Alicia Del Real, MSOD '17

Alicia Del Real has always been interested in the human side of leadership.

President, Partner, Executive Coach, The Center for Advanced Emotional Intelligence


Master of Science in Organizational Dynamics, University of Pennsylvania, 2017
Bachelor of Science, Finance, LeBow College of Business, Drexel University, 2003

Alicia Del Real (MSOD ’17) has always been interested in the human side of leadership. After growing her career for more than a decade in the retail and consumer packaged goods industries, she chose to pursue a Master of Science in Organizational Dynamics at Penn. At the time, Alicia served as general manager for a PepsiCo sales region in Chicago, managing a 200+ person team. “What has always brought me the most joy at work is helping someone get to the next level, helping somebody get promoted, seeing someone thrive.”

Despite the fact that Alicia was living in Chicago and working a full-time, demanding job while raising young children, she decided to commute to Philadelphia because of the experiential element that the Organizational Dynamics program offers. Most of the classes are held on weekends, catering to students and instructors who work full-time. Each student works with an advisor to develop his or her own curriculum to best match individual goals and interests.  Through the program, Alicia had the opportunity to complete an organizational consulting practicum with Kensington International where she evaluated its on-boarding process for executive coaches. “Helping individuals reach their potential has always been one of my goals,” Alicia notes.

One of the highlights of the Penn program for Alicia was “finding that community of people who are equally interested, passionate, and enthusiastic about the human side of business.” She became connected with her business partner, Bob Biglin, who was her classmate in the program. She explains that she was assigned as his executive coach for their class coaching assignment. Now, they have been professional partners for more than four years. Alicia says, “I'm incredibly grateful to Penn for making that connection for me.”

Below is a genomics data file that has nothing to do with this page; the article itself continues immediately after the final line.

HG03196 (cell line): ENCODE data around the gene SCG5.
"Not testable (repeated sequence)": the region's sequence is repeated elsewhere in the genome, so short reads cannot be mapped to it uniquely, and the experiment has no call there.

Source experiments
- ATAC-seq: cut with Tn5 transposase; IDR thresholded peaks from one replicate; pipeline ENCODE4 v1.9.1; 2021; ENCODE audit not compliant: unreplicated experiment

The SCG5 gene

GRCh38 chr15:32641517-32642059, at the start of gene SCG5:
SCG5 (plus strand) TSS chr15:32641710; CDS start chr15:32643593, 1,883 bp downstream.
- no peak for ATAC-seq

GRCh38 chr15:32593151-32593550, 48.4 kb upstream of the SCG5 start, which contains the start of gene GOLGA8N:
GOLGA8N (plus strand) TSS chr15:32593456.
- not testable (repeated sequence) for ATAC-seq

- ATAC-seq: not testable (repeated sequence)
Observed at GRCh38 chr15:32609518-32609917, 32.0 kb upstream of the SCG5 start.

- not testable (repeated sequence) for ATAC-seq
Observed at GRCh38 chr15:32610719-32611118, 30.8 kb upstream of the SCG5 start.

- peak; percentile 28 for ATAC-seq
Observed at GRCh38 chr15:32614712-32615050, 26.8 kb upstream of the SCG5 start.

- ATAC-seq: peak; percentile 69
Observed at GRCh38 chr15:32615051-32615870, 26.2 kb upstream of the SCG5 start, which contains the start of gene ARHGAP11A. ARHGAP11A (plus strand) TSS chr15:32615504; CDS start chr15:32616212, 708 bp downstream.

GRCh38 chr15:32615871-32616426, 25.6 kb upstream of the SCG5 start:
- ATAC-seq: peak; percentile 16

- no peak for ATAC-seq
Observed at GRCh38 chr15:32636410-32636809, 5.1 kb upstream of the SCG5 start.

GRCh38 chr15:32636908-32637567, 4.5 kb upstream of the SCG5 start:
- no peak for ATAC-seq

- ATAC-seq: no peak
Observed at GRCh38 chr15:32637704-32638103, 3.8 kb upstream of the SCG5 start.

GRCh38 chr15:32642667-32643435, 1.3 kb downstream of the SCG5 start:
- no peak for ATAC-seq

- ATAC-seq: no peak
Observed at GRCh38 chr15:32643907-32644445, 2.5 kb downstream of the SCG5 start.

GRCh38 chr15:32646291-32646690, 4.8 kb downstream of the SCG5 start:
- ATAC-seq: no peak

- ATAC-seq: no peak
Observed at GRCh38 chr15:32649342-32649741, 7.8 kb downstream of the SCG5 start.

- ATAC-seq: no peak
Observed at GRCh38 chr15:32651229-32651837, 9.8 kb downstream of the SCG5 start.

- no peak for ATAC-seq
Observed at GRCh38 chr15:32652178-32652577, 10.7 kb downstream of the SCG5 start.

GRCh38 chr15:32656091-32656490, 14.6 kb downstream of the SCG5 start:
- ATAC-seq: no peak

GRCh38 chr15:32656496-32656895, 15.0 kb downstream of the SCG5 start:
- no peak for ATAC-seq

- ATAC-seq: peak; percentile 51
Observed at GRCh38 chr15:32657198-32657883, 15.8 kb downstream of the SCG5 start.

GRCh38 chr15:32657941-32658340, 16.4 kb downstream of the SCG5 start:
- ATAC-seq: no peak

Alicia is President, Partner, and Executive Coach at The Center for Advanced Emotional Intelligence. Here, she utilizes the research that she completed for her master’s capstone, “The Executive Coach’s Library: Curated Readings to Unlock Client Growth.” She says developing a curriculum for her clients to read is an essential component of what she does as an executive coach. Recently, Alicia wrote an article, “5 Ways Reading Makes You a Better Leader,” that was published by Chief Learning Officer.

Alicia greatly values the learning community that she found at Penn. “I view it as an essential peer-advisory group that I now have to lean on. I know that I can pick up the phone and call any of the individuals that I met through the program at Penn, and I do. I stay in touch with them. I view them as thought partners.”

Alicia feels fortunate that it is her “full-time job now to help people reach their potential.” She cannot say enough about the far-reaching implications emotional intelligence has on all aspects of our lives. “Yes, emotional intelligence will make you a better leader at work, but it will also make you more effective in all facets of life. You'll be more effective at home. You'll be more effective in your community. And you'll be more effective with yourself.”

The impact of emotional intelligence at home has become of particular interest to Alicia since COVID-19 restrictions have been in place. “I had a lot of clients asking me, ‘Hey, I feel like I'm not doing a great job at home with the kids, and I feel like it's all on me. How can I be better at home? I feel completely overwhelmed. I don't think I'm showing up well.’”

Alicia found herself feeling the same way and wanted to make sure that she was modeling emotional intelligence to her own kids. As she says, “when you’re under stress, it’s hard. It takes a lot of intentionality to act with true EQ.” Alicia decided to pay it forward with her knowledge of emotional intelligence by writing an article titled, “6 Little Ways to Help Kids Be More Emotionally Intelligent,” for Parents magazine. She is sure to note, though, that emotional intelligence “is always a work in progress. Fully realized emotional intelligence is something that we have to constantly strive for.”

It’s clear that Alicia is a person with a love for learning and improving. She says of her time at Penn, “I always viewed it as a vacation. I loved going to school, and I miss it in many ways.” Her advice to people who may worry about being up to the challenge of completing the program is this: “If this is something that you're passionate about, that you view as interesting and progressing your lifelong learning goals, then do it. If I could do it, living in Chicago, with three kids and a full-time job demanding job, absolutely—you can do it, too!”

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Derek Newberry is a lecturer at Penn and a leadership development consultant in the areas of interpersonal communication, collaboration and corporate culture.